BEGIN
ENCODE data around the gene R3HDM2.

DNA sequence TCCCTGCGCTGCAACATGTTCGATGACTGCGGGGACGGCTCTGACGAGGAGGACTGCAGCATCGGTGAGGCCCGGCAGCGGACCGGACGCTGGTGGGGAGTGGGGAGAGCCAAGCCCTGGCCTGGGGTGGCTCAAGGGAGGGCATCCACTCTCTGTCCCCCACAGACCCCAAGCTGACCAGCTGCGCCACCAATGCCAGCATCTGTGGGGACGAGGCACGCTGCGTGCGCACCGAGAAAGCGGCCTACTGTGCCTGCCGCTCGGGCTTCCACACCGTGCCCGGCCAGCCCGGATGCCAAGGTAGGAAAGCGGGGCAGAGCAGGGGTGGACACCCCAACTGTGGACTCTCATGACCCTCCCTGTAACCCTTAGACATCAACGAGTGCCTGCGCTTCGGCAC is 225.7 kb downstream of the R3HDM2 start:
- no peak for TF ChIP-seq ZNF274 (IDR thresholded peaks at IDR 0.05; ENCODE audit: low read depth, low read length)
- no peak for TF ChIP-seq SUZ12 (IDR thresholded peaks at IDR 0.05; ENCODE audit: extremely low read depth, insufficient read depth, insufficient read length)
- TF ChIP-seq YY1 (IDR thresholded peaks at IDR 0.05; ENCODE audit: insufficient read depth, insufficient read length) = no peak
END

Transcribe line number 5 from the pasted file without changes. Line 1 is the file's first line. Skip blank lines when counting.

- TF ChIP-seq YY1 (IDR thresholded peaks at IDR 0.05; ENCODE audit: insufficient read depth, insufficient read length) = no peak